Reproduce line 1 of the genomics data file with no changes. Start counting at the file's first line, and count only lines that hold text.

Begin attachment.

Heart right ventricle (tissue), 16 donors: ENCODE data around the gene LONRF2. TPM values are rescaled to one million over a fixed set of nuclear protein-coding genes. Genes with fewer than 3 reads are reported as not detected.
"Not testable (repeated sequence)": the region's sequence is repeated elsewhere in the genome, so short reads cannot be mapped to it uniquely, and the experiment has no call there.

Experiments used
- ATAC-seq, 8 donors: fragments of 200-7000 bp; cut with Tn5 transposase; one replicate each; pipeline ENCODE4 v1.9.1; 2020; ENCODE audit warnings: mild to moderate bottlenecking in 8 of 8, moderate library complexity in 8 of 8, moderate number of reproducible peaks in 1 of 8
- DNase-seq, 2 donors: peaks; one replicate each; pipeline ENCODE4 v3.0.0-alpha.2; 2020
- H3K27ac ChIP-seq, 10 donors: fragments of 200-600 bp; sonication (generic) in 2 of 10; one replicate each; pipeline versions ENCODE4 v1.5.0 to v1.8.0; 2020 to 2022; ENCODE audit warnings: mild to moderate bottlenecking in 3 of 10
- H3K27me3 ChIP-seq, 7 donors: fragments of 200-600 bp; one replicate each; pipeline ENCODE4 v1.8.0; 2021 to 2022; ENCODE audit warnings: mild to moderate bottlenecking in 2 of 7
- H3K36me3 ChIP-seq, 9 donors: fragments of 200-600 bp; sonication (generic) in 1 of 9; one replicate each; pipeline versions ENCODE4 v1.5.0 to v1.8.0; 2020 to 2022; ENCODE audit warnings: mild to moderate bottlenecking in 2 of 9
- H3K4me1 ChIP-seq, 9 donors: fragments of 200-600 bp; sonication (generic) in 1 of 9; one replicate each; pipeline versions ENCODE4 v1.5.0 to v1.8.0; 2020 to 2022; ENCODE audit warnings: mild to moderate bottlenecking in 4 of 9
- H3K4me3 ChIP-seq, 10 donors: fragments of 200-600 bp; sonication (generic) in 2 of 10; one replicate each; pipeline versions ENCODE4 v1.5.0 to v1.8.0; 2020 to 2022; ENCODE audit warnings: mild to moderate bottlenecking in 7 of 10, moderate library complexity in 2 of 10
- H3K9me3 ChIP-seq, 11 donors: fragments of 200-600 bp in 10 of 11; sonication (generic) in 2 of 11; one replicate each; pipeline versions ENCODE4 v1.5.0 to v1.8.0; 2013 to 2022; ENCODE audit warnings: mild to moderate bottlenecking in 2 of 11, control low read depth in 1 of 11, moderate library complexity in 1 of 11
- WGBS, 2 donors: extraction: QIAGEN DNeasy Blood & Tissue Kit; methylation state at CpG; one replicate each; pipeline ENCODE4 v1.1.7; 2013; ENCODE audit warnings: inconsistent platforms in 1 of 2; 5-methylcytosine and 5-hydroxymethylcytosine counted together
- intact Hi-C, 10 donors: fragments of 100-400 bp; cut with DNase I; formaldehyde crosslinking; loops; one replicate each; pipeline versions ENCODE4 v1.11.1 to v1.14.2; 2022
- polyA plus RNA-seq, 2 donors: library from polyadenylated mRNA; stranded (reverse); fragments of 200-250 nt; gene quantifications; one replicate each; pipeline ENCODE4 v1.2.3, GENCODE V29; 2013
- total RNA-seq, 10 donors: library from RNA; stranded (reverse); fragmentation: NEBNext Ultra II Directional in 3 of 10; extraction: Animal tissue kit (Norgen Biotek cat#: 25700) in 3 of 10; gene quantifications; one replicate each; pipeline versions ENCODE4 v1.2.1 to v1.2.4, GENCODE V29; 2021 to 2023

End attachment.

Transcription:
Heart right ventricle (tissue), 16 donors: ENCODE data around the gene LONRF2. TPM values are rescaled to one million over a fixed set of nuclear protein-coding genes. Genes with fewer than 3 reads are reported as not detected.